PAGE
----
Wednesday, January 11, 2006

Law firm with links to Doyle runs up the tab


Law firm with links to Doyle runs up the tab
Last Updated: Nov. 4, 2003
Cary Spivak & Dan Bice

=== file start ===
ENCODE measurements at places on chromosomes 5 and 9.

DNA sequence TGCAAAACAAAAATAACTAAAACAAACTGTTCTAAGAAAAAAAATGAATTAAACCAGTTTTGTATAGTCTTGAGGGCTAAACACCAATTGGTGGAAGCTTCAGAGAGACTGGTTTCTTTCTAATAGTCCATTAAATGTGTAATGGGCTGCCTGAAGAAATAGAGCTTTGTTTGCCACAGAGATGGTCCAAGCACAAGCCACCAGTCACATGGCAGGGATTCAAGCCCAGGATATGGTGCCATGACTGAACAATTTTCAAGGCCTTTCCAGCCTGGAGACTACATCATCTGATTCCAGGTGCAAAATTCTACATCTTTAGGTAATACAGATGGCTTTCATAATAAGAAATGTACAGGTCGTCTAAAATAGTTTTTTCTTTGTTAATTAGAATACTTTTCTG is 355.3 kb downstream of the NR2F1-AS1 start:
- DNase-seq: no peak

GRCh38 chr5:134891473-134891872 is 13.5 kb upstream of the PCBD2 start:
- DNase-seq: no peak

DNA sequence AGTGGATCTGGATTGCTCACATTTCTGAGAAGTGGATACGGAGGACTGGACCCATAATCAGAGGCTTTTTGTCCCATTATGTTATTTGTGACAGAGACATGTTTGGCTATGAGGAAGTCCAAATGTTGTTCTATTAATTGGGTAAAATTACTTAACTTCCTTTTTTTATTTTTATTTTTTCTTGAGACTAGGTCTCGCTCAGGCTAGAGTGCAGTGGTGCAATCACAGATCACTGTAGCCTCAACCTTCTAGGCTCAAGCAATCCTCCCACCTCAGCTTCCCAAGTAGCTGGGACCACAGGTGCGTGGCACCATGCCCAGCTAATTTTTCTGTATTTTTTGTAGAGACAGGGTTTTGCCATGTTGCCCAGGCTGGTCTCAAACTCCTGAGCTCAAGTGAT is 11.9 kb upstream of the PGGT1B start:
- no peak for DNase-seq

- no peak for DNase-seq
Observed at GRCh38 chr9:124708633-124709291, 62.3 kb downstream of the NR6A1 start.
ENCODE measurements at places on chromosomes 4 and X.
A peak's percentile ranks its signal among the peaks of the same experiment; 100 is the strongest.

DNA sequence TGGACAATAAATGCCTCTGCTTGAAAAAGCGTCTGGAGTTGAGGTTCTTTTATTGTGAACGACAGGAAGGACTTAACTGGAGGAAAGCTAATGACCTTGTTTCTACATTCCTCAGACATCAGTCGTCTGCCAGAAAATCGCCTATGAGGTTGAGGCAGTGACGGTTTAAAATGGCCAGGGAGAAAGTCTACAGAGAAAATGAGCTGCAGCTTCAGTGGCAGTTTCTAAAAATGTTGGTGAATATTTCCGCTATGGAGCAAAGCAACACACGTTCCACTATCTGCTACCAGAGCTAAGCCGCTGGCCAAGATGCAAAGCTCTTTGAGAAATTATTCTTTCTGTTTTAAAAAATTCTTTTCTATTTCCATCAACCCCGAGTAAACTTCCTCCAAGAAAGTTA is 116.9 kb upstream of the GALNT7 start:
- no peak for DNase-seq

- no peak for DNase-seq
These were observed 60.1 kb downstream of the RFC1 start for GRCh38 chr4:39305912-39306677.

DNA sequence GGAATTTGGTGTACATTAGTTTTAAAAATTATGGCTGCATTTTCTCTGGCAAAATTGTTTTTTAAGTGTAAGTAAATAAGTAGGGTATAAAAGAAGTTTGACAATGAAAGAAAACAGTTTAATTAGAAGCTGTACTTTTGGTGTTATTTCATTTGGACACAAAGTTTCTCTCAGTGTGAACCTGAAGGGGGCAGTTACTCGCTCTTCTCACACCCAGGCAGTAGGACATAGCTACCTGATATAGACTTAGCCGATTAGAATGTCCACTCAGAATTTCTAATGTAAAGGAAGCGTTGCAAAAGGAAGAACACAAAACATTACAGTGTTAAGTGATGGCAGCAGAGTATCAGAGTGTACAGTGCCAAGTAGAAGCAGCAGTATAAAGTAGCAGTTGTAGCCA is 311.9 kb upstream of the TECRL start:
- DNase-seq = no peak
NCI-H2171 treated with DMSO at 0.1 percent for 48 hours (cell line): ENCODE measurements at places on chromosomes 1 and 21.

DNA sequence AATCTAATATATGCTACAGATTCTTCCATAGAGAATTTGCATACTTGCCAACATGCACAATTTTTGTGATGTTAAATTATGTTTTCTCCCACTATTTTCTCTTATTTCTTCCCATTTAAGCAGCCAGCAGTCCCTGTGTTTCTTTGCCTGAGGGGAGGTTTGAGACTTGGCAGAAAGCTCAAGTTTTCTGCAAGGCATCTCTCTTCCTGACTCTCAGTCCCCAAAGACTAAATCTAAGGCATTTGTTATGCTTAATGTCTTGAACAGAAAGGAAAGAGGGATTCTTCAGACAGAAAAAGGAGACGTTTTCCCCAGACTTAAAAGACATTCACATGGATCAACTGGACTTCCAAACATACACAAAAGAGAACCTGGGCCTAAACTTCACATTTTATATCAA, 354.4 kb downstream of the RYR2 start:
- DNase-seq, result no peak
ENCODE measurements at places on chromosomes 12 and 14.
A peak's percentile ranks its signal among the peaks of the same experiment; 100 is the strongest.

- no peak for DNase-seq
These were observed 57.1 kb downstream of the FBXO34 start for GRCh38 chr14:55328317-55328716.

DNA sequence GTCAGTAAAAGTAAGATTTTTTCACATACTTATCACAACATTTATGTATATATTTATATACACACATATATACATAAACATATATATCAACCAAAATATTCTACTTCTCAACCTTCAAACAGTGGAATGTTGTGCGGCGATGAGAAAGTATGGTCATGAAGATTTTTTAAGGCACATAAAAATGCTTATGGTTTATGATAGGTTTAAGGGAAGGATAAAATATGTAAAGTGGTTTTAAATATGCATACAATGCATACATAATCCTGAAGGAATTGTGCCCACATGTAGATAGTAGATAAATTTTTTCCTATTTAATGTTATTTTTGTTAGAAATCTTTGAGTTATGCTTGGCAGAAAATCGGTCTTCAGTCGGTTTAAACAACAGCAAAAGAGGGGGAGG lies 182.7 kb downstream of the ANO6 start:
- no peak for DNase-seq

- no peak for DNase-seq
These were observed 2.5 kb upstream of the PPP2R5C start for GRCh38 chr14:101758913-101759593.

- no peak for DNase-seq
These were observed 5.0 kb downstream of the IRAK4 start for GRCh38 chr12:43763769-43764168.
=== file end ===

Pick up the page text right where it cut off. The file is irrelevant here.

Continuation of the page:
Not so long ago, rookie Gov. Jim Doyle's cronies were crowing about how little they had spent on private attorneys compared with the two previous Republican administrations. But Team Doyle is catching up fast. Records show the Wisconsin Housing and Economic Development Authority has been billed $349,402 by Foley & Lardner and a second firm, both of which are representing it in a dispute with a spinoff group over control of $94 million in housing dollars. The lead Foley lawyer on the case is charging WHEDA $350 an hour - about what a top-flight Milwaukee corporate lawyer would charge. Both firms have been running up the legal tab since they were hired five months ago to prepare a lawsuit against the Wisconsin Housing Preservation Corp. The two sides have been battling in court for most of the summer and into the fall. As has been well-documented, Foley has strong ties to Doyle and some of his top aides, including Administration Secretary Marc Marotta, an ex-Foley partner. Also, one of Doyle's best friends, David Walsh, has been with the firm's Madison office for years. Foley also recently won the lucrative contract from the state EdVest board to audit the various investigations of the beleaguered Strong Mutual Funds and to make recommendations to board members on how to protect investors in the popular program. EdVest allows families to invest money, tax free, for their children's education. Strong has been the only firm to oversee EdVest investments for several years. The contract is still being finalized, but a memo from Doyle legal counsel indicates that Foley expects its lead attorney, Doug Hagerman of the firm's Chicago office, to be paid $440 an hour in his work for EdVest. Two other Foley lawyers would get $320 an hour, and a fourth one would collect an hourly rate of $205. Pretty fat fees, but they could go higher. "They have been represented as a slight discount on their market rates," Eric Callisto, a staff lawyer for Doyle, wrote to EdVest officials on Oct. 15 when recommending Foley. "They also would like to raise these fees on Feb. 1, with the same discount, consistent with their annual fee increase." State Treasurer Jack Voight said he expects that the contract will lay out specific sums that EdVest will pay for specific tasks. He said he soon will be asking the Legislature's budget-writing committee to OK spending $200,000 out of its contingency fund for lawyers. Voight, one of those leading the charge against Strong, said the board simply did as told when it tapped Foley to handle the matter. The board voted last month to retain special counsel. The attorney general declined the offer, and the request was kicked to Doyle. "We were being steered by the governor's office," Voight said. Doyle officials denied giving Foley the royal blessing, though e-mails supplied by their office showed that it was the only firm recommended to EdVest. A spokesman said Doyle's folks briefly considered two other Milwaukee firms. Marotta, the top Doyle aide who left Foley last year, said his old pals back at the firm are the best choice for the job - though he might be just a tad biased. "Those other (big Milwaukee) firms don't have the same presence, and I don't think they have same type of depth as Foley," Marotta said. As for the fees being charged by his former colleagues, well, Marotta explained big-time lawyers cost big-time dollars. He should know; back in his day at the silk-stocking firm, he said he billed out in the $400 neighborhood, as well. Sounding like the corporate attorney pitching a potential client, Marotta said now is not the time to pinch pennies. "There is an awful lot at stake," he said. "You don't put in jeopardy millions and millions of dollars because you want to screw around with a real small amount of money compared with what is at stake." That's why, he said, sometimes you have to ante up the big bucks to the guys in the Italian suits. But even Marotta conceded that the world looks different now that he's signing the checks, not cashing them. "I'm on the other side of this now - these fees seem awfully high," he said. Still, the company line in the East Wing of the Capitol is that this administration is very frugal when it comes to outside lawyers. And Doyle flack Dan Leistikow is sticking to that line - no matter the facts. "On the whole," he said, "this administration has been very conservative about the use of outside counsel and the rates." Foley must simply be the exception to the rule.

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